Published on 13/09/2013
Obese people could be at a greater risk of developing and suffering episodic migraines, a study from the US suggests.
Obesity has been linked to migraines in the past
The study was conducted by Dr Barbara Lee Peterlin and her colleagues at Johns Hopkins University School of Medicine in Baltimore. The research was published in the journal Neurology.
A study of more than 3,800 adults analysed the body-mass index (BMI) and found that those classed as obese were 81% more likely to suffer from episodic migraines than those with a normal BMI. This was particularly strong in Caucasian females under the age of 50.
Episodic migraines usually occur fewer than 14 days or fewer each month and the most common form of migraines, chronic migraine sufferers are affected at least 15 days each month.
Migraines are a chronic neurological disorder that can cause the sufferer severe headaches. Other symptoms can include nausea, vomiting and sensitivity to light and sound.
Dr Peterlin emphasised that the study did not prove that obesity causes episodic migraines but highlighted the fact that obese people are more at risk of migraines being more frequent.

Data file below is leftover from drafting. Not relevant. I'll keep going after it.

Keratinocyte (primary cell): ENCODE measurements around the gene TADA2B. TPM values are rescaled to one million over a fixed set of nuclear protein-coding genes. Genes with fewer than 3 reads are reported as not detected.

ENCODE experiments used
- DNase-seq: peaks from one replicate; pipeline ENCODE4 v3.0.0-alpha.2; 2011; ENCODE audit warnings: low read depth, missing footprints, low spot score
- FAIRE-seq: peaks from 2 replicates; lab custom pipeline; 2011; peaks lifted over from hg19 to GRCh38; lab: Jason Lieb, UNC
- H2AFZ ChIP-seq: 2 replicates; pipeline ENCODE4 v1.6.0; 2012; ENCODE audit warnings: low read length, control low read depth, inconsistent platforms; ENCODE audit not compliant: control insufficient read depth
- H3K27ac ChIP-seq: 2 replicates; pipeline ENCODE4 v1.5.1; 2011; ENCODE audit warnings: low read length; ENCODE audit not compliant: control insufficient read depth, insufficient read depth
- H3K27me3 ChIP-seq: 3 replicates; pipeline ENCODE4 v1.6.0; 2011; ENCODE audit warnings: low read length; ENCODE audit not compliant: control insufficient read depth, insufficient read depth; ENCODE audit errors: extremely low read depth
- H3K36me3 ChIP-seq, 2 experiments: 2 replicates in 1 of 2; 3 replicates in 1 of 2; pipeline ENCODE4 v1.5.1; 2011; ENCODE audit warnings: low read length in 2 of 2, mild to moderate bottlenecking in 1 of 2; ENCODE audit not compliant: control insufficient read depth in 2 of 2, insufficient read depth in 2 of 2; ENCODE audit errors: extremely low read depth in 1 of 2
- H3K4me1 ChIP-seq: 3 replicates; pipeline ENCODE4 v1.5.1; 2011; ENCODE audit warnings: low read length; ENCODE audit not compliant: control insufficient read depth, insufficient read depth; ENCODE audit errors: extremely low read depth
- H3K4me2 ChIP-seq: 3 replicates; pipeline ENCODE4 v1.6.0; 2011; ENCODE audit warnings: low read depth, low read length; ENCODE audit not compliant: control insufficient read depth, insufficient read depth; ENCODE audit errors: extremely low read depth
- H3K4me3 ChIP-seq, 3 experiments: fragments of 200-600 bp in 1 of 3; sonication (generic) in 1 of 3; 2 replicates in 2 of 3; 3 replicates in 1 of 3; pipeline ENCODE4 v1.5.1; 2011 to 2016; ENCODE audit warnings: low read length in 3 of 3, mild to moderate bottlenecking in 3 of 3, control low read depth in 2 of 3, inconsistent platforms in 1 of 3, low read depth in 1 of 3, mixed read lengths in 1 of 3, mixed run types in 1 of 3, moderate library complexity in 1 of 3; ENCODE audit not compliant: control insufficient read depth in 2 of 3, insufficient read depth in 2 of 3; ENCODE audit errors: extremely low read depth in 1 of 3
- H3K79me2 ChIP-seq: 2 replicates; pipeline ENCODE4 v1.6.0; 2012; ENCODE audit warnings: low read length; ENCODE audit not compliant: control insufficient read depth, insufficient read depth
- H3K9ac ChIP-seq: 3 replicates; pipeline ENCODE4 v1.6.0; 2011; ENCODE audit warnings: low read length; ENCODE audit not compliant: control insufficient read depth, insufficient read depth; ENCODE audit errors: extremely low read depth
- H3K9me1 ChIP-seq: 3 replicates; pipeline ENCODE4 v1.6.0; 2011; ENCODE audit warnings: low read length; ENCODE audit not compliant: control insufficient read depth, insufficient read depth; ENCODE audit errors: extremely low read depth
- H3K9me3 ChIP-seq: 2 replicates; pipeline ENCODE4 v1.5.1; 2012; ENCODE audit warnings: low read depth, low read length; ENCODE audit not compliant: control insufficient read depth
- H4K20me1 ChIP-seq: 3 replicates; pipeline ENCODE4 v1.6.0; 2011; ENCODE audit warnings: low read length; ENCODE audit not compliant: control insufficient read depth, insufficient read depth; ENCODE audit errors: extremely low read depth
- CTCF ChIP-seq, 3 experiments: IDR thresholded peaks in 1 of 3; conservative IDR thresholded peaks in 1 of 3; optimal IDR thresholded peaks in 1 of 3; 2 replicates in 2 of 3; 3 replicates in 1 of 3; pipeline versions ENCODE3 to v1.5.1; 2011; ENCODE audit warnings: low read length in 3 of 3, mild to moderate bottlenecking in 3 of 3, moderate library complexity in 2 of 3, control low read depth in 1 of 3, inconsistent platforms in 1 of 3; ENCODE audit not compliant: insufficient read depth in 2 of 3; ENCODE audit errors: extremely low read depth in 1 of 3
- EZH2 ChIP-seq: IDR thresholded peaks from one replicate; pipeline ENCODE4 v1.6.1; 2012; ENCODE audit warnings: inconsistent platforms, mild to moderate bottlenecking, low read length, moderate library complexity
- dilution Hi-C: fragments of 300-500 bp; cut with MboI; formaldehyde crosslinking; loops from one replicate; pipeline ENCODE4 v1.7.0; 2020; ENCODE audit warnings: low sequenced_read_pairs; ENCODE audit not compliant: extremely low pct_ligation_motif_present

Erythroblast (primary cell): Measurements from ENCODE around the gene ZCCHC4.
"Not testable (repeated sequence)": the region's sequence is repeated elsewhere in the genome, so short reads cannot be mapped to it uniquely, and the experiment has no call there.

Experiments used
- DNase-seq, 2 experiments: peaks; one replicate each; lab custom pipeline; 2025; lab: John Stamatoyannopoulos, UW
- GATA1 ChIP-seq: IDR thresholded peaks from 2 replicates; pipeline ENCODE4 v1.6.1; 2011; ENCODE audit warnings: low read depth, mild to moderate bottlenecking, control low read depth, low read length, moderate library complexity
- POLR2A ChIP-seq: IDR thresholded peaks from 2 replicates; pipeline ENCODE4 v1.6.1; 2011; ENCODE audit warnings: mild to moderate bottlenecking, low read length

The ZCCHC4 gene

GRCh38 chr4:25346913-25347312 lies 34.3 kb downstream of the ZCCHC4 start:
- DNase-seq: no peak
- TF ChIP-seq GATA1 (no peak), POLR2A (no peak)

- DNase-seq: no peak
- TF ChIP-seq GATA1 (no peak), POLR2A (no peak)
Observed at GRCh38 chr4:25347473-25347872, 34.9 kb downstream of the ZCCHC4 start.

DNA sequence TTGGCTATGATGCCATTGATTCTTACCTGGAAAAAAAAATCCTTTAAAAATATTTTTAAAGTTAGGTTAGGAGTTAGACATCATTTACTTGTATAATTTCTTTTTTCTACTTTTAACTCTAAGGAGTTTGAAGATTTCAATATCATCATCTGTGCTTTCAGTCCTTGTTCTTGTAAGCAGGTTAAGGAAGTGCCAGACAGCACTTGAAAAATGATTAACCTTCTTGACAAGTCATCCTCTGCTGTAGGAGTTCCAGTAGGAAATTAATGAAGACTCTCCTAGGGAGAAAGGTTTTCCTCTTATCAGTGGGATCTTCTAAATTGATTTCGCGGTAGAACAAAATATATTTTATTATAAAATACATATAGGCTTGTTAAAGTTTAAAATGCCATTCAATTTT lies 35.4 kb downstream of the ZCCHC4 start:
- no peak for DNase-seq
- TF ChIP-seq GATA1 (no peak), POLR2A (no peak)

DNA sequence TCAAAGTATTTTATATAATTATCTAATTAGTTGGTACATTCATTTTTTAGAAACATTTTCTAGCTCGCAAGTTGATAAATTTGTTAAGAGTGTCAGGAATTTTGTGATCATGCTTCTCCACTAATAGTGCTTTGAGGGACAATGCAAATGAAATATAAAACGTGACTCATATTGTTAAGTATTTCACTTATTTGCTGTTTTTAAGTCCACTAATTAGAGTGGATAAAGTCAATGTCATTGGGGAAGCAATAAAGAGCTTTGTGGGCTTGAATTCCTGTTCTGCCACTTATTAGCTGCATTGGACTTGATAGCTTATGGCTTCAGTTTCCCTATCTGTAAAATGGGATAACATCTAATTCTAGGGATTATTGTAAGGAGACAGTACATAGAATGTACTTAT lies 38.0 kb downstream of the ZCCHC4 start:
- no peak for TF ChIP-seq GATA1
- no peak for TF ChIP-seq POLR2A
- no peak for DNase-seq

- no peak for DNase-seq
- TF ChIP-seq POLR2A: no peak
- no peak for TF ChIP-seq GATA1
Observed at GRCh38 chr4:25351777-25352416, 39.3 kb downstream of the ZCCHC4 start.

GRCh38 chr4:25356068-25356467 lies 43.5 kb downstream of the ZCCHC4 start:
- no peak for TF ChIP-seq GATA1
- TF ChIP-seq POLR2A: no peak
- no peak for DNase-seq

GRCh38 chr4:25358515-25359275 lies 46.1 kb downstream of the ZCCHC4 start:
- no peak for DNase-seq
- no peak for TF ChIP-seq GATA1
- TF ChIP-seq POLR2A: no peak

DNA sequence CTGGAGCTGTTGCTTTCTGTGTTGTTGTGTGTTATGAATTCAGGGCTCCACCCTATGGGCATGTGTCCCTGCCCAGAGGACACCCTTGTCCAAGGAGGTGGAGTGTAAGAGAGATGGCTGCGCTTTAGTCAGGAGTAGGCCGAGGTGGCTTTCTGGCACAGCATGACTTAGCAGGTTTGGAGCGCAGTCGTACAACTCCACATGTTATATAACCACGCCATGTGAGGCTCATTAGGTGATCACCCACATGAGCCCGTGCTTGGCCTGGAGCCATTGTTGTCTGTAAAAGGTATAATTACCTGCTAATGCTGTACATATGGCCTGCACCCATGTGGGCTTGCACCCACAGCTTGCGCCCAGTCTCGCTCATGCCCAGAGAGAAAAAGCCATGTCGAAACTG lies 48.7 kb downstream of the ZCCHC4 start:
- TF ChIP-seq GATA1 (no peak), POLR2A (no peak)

Dr Peterlin said: “These results suggest that doctors should promote healthy lifestyle choices for diet and exercise in people with episodic migraine.
"More research is needed to evaluate whether weight-loss programs can be helpful in overweight and obese people with episodic migraine."
Scientists have suggested that migraines could be the cause of obesity and not the other way around. The theory suggests that those with painful and often debilitating migraines are less inclined to exercise regularly and could be on migraine medication, some of which is linked to weight gain.
Some health insurance providers can reward you for staying active and eating healthily by lowering your premiums and offering exclusive discounts.
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